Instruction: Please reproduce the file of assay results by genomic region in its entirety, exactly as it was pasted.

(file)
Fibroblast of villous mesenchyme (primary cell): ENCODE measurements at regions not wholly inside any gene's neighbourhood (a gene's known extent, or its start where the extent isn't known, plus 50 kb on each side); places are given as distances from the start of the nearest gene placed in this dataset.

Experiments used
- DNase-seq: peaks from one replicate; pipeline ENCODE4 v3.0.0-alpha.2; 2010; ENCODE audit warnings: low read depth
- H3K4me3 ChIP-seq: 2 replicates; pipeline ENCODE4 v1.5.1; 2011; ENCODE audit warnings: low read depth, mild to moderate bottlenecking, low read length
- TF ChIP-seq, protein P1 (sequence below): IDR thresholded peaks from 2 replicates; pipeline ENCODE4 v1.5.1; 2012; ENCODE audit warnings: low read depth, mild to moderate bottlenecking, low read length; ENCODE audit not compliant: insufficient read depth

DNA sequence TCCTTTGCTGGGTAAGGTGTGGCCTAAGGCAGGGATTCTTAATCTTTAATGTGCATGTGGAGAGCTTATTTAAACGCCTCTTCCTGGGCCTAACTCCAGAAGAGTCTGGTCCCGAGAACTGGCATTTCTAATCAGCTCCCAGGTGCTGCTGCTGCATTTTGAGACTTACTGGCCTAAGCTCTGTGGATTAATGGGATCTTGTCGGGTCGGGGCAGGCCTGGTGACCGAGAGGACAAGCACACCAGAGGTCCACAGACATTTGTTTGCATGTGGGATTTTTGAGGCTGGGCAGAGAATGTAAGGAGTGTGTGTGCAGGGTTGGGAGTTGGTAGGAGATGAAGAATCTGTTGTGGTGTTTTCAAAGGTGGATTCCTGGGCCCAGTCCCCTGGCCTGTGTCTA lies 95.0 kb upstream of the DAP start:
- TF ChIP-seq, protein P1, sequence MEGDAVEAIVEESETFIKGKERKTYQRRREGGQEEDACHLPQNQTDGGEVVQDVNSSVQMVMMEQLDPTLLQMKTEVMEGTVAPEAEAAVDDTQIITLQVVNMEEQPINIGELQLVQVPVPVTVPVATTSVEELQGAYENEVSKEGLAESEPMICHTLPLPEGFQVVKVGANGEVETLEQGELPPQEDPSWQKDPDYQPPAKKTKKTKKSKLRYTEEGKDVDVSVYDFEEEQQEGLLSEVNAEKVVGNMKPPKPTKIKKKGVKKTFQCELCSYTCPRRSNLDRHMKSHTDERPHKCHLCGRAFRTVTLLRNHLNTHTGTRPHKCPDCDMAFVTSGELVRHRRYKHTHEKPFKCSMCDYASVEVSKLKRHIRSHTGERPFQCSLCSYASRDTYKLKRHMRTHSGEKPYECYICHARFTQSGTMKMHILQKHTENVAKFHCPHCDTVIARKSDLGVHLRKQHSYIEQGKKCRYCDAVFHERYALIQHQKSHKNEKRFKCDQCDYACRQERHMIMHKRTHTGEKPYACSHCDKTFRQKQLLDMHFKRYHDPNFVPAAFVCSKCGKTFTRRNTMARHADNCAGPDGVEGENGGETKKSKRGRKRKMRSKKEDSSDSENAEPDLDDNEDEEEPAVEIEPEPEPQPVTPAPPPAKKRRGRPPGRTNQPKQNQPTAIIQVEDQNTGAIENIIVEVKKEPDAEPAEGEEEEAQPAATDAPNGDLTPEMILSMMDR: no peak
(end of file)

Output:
Fibroblast of villous mesenchyme (primary cell): ENCODE measurements at regions not wholly inside any gene's neighbourhood (a gene's known extent, or its start where the extent isn't known, plus 50 kb on each side); places are given as distances from the start of the nearest gene placed in this dataset.

Experiments used
- DNase-seq: peaks from one replicate; pipeline ENCODE4 v3.0.0-alpha.2; 2010; ENCODE audit warnings: low read depth
- H3K4me3 ChIP-seq: 2 replicates; pipeline ENCODE4 v1.5.1; 2011; ENCODE audit warnings: low read depth, mild to moderate bottlenecking, low read length
- TF ChIP-seq, protein P1 (sequence below): IDR thresholded peaks from 2 replicates; pipeline ENCODE4 v1.5.1; 2012; ENCODE audit warnings: low read depth, mild to moderate bottlenecking, low read length; ENCODE audit not compliant: insufficient read depth

DNA sequence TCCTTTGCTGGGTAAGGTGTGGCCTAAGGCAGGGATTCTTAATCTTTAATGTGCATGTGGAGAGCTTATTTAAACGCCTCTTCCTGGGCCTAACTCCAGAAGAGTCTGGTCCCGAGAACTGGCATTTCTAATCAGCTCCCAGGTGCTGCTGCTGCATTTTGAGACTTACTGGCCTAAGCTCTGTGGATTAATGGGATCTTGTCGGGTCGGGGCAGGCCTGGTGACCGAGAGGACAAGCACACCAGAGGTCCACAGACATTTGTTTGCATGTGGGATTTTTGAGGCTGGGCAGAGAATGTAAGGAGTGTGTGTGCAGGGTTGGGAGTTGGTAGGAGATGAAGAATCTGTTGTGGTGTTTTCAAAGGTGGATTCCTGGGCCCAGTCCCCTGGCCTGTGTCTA lies 95.0 kb upstream of the DAP start:
- TF ChIP-seq, protein P1, sequence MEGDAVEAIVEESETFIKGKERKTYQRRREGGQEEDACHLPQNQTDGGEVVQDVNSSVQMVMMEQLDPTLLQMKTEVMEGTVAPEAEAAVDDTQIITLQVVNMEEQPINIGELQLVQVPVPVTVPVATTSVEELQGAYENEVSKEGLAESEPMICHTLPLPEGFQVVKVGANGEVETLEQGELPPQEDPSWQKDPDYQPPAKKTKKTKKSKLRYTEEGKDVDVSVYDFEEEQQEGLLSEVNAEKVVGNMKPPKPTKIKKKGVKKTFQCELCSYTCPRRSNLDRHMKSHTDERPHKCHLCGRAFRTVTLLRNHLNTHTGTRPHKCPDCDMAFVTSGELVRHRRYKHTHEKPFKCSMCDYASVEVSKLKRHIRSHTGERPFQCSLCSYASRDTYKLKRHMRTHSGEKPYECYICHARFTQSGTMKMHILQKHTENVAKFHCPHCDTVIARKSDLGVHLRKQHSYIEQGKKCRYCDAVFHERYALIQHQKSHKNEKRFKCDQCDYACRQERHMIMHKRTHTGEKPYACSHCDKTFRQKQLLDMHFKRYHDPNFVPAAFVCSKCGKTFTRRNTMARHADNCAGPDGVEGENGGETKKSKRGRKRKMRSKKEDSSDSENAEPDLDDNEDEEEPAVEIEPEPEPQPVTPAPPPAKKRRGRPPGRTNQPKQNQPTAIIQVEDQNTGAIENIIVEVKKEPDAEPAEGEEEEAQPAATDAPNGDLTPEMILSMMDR: no peak